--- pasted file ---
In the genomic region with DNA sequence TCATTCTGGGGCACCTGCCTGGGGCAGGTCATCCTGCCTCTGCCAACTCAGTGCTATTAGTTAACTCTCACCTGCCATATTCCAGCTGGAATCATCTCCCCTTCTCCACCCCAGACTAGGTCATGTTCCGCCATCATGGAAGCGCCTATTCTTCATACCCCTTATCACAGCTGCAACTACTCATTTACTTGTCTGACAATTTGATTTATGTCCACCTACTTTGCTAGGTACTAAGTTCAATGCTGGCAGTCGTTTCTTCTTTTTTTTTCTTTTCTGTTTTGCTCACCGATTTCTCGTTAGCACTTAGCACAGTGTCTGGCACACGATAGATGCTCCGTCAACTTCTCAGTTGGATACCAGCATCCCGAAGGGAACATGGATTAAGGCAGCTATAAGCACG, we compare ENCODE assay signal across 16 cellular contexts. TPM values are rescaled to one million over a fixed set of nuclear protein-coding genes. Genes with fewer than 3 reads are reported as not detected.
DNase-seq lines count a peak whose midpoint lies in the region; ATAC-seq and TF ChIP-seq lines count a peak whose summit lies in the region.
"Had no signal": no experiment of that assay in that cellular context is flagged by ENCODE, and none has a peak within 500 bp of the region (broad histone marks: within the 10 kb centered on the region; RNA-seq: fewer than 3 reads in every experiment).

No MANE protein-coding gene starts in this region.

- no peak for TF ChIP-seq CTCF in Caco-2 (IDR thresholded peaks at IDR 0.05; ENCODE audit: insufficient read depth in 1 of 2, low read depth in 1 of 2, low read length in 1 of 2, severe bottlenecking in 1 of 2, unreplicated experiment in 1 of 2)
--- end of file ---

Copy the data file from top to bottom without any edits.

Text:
In the genomic region with DNA sequence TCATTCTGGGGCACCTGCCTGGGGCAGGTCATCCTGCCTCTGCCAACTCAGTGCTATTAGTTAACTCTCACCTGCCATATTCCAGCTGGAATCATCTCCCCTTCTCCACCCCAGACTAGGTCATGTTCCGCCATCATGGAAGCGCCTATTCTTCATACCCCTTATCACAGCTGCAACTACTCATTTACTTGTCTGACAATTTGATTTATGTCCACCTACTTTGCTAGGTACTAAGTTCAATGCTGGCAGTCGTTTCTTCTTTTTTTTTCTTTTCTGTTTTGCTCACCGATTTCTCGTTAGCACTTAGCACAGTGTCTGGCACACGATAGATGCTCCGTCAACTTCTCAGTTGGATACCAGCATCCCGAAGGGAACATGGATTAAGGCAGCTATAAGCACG, we compare ENCODE assay signal across 16 cellular contexts. TPM values are rescaled to one million over a fixed set of nuclear protein-coding genes. Genes with fewer than 3 reads are reported as not detected.
DNase-seq lines count a peak whose midpoint lies in the region; ATAC-seq and TF ChIP-seq lines count a peak whose summit lies in the region.
"Had no signal": no experiment of that assay in that cellular context is flagged by ENCODE, and none has a peak within 500 bp of the region (broad histone marks: within the 10 kb centered on the region; RNA-seq: fewer than 3 reads in every experiment).

No MANE protein-coding gene starts in this region.

- no peak for TF ChIP-seq CTCF in Caco-2 (IDR thresholded peaks at IDR 0.05; ENCODE audit: insufficient read depth in 1 of 2, low read depth in 1 of 2, low read length in 1 of 2, severe bottlenecking in 1 of 2, unreplicated experiment in 1 of 2)